Bresky Law recently obtained reversal of a trial court order denying our client’s motion for return of its original loan documents following a foreclosure proceeding.
The plaintiff filed suit to foreclose a note and mortgage. The case proceeded to a nonjury trial at which the plaintiff introduced what it contended were the original note and mortgage. The defendant presented unrebutted expert witness testimony from a forensic document examiner opining that the signature on the note and allonges was a photocopy. The trial court rejected the expert witness testimony and entered final judgment for the plaintiff. The Second DCA reversed, holding that the trial court had erred in arbitrarily rejecting the expert witness testimony (and that the error was the only way the trial court could have ruled for the plaintiff), and the plaintiff had failed to meet its burden to prove standing.
On remand, the trial court entered judgment for the defendant pursuant to the Second DCA’s opinion. The plaintiff later filed a motion for return of the loan documents from the clerk. The defendant opposed the motion and argued that the Second DCA had determined in the appeal that the loan documents were not authentic. The trial court denied the plaintiff’s request for return of its loan documents and expressed concern about releasing back into the stream of commerce the loan documents that allegedly did not have an original signature.
We represented the plaintiff on the appeal of the order denying its motion for return of the loan documents. We stressed that, contrary to the defendant’s assertions, no court had determined that the signature on the note and allonges was not an original. We argued that a plaintiff to a foreclosure case is entitled to the return of its original loan documents where no final judgment cancels the note. We relied on the recent cases of U.S. Bank Nat’l Ass’n v. Rodriguez, 256 So. 3d 882 (Fla. 4th DCA 2018), Santiago v. U.S. Bank Nat’l Ass’n, 257 So. 3d 1145 (Fla. 5th DCA 2018), and Kajaine Estates, LLC v. U.S. Bank Nat’l Ass’n, 198 So. 3d 1010 (Fla. 5th DCA 2016). We pointed out that the issue of whether our client had established standing to foreclose on the note was separate from its ownership of the note or whether the note has been canceled.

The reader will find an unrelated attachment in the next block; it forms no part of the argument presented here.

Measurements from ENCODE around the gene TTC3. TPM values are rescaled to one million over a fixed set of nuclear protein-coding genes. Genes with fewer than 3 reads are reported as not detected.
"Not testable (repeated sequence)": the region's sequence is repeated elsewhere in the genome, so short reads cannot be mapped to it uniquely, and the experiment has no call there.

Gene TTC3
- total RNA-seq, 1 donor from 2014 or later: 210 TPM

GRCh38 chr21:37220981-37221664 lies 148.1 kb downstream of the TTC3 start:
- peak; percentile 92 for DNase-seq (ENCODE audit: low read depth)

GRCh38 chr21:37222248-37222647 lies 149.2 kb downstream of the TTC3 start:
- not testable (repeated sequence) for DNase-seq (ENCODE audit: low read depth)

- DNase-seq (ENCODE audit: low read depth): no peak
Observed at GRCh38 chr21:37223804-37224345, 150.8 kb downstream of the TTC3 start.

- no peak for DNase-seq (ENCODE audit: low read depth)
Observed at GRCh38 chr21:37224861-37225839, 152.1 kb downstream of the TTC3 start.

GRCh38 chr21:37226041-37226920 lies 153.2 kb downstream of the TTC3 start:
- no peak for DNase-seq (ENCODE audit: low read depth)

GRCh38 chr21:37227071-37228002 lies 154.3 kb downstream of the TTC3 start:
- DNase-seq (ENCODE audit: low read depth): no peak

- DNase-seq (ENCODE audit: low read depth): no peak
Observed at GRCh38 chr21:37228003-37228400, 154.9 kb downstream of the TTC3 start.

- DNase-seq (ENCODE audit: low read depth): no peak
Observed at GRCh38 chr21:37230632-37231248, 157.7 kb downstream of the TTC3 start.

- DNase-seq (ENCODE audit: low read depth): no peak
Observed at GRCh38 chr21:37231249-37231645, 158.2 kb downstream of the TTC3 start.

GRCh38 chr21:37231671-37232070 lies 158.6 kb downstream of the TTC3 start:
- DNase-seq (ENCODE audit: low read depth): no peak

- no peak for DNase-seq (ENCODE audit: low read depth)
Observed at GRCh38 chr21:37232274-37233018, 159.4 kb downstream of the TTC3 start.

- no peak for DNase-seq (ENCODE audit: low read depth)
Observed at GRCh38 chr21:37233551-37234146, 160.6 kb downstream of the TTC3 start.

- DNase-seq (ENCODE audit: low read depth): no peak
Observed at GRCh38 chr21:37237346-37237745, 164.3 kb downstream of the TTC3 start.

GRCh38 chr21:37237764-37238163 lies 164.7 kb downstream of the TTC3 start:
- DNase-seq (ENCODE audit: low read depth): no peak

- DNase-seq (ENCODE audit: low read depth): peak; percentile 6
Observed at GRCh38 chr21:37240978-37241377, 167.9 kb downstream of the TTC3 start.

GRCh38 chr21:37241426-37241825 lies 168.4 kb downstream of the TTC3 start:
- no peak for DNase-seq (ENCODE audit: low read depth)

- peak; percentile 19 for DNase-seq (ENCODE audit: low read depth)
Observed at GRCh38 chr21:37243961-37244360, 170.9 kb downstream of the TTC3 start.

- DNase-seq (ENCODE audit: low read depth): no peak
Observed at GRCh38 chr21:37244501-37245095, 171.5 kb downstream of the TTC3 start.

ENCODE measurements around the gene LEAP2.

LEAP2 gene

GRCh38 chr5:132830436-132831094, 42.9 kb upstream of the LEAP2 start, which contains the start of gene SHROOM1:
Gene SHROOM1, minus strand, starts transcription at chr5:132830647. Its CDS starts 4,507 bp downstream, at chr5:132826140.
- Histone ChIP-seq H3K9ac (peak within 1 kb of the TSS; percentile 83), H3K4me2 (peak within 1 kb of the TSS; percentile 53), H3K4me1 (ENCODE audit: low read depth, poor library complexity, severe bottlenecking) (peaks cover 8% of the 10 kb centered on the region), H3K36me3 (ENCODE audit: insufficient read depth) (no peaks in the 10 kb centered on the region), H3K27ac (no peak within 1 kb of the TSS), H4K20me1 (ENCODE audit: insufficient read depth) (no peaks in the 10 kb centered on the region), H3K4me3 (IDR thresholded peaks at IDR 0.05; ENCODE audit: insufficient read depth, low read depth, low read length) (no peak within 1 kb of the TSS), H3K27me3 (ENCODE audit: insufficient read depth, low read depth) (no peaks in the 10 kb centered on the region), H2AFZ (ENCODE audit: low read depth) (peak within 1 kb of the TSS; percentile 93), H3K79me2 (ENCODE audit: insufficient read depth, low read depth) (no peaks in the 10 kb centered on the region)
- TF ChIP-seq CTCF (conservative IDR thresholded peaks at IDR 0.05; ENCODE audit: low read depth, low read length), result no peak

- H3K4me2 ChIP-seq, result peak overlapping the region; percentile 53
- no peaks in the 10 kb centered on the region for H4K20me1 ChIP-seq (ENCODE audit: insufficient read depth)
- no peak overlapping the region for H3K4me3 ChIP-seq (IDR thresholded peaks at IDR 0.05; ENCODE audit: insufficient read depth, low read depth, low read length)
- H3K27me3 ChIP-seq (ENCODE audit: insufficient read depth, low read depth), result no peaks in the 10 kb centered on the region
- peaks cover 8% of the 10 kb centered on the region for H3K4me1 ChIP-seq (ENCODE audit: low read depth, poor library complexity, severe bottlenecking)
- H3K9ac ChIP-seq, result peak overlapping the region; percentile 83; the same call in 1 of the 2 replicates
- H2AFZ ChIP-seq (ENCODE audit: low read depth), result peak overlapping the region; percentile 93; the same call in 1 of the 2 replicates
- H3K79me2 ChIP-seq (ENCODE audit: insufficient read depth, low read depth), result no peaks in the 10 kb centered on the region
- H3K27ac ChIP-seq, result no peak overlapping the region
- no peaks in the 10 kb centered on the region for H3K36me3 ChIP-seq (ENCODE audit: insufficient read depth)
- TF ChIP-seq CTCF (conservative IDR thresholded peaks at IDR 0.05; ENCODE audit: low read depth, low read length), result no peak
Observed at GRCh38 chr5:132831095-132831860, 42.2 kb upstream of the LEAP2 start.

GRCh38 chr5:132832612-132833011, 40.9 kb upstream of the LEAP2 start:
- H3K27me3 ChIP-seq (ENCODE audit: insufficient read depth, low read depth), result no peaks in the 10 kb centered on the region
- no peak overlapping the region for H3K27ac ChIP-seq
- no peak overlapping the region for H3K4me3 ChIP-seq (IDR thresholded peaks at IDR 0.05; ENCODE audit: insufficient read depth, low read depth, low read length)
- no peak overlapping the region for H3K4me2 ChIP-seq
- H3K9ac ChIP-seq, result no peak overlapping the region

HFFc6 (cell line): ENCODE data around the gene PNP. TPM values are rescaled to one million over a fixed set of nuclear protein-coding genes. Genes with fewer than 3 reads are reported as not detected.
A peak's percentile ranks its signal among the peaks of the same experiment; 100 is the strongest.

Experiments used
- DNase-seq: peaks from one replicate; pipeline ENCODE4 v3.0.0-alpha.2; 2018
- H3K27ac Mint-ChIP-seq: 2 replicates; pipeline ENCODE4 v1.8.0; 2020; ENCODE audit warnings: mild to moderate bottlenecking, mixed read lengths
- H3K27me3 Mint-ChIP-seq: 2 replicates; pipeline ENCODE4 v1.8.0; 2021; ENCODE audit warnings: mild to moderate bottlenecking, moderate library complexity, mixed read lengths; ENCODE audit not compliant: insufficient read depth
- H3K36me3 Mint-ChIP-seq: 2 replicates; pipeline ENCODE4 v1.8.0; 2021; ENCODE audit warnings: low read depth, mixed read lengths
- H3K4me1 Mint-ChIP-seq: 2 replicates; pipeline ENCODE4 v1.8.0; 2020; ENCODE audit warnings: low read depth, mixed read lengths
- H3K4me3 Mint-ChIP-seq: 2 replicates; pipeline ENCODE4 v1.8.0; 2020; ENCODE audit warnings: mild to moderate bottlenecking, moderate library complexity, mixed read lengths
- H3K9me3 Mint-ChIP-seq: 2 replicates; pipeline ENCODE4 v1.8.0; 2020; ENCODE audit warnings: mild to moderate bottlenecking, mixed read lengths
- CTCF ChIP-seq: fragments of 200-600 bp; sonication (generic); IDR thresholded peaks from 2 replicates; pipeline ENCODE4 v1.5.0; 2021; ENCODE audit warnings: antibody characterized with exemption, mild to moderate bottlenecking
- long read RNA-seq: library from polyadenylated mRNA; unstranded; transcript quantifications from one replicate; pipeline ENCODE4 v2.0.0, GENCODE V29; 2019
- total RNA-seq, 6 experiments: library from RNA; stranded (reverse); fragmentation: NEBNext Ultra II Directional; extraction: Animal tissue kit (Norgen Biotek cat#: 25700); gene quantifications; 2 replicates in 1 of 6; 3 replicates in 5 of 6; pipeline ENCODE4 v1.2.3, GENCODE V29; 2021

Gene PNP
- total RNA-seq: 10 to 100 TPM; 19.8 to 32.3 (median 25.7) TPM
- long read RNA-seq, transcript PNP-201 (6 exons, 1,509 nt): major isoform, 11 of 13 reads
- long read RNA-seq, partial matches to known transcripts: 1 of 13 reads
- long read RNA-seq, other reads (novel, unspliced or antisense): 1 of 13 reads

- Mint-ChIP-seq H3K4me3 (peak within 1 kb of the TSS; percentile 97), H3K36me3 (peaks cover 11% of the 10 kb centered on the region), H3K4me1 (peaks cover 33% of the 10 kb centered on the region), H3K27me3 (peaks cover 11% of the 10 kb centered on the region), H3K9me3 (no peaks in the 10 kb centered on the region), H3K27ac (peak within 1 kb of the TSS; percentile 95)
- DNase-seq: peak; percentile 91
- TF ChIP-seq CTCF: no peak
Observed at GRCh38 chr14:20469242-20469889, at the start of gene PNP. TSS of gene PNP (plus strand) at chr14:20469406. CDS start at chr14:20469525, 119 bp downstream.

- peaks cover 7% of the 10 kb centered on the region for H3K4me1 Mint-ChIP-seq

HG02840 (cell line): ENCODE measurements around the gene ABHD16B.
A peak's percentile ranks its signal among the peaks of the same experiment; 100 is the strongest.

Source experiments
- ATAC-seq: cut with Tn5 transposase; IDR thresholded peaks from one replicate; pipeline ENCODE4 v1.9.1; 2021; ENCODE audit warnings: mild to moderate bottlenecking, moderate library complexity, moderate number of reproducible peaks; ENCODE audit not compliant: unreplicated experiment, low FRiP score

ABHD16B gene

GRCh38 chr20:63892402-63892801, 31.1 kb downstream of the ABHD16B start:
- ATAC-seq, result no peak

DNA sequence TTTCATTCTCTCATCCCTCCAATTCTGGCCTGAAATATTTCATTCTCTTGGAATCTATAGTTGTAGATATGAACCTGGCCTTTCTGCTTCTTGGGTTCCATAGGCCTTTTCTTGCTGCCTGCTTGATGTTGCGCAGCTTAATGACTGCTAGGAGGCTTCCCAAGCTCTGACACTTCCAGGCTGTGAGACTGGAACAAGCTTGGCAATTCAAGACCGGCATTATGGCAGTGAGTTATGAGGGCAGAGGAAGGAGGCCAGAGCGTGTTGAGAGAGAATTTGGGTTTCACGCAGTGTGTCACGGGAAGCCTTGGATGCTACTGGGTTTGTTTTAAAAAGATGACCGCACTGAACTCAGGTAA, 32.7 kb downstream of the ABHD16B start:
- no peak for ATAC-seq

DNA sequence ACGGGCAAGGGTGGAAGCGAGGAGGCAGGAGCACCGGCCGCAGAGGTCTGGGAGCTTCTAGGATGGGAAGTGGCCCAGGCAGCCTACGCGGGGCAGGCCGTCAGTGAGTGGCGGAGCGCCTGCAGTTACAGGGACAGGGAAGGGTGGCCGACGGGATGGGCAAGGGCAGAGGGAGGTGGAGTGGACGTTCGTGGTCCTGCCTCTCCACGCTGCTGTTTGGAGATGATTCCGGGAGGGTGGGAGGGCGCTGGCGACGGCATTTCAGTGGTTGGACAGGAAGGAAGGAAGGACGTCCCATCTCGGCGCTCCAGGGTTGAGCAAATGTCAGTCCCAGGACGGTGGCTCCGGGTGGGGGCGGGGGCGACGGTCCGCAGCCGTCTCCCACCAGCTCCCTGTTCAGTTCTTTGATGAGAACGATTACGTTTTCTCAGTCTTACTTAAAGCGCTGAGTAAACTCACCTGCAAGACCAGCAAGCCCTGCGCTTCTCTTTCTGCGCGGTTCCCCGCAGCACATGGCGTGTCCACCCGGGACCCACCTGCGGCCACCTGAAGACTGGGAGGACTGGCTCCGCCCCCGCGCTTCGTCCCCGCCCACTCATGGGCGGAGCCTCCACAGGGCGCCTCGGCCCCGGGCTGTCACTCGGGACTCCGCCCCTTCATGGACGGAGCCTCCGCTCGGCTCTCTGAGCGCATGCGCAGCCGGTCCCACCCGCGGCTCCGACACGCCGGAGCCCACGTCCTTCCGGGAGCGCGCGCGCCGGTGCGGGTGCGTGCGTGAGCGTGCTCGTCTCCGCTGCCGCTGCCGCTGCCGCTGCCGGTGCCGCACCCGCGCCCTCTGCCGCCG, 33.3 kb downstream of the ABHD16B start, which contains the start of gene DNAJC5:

The Second DCA agreed with Bresky Law’s arguments on behalf of our client. The Second DCA clarified that it had made no finding in the prior appeal that the loan documents were not originals. It further clarified that its prior holding was only that the trial court erred in arbitrarily rejecting the expert’s testimony and that mistakenly doing so “was the only way [the trial court] could have ruled in [plaintiff’s] favor on the standing question.” The Second DCA relied upon the case law cited in our appellate briefs and held that our client was entitled to return of the loan documents as there was no judgment canceling the note.
The Second DCA reversed the trial court’s order and remanded with instructions for the court to direct the clerk to release the loan documents to our client. This favorable result for our client returns its valuable loan documents and allows it to proceed accordingly, including possibly filing a new foreclosure action.
- NOT FINAL UNTIL TIME EXPIRES TO FILE REHEARING MOTION AND, IF FILED, DETERMINED.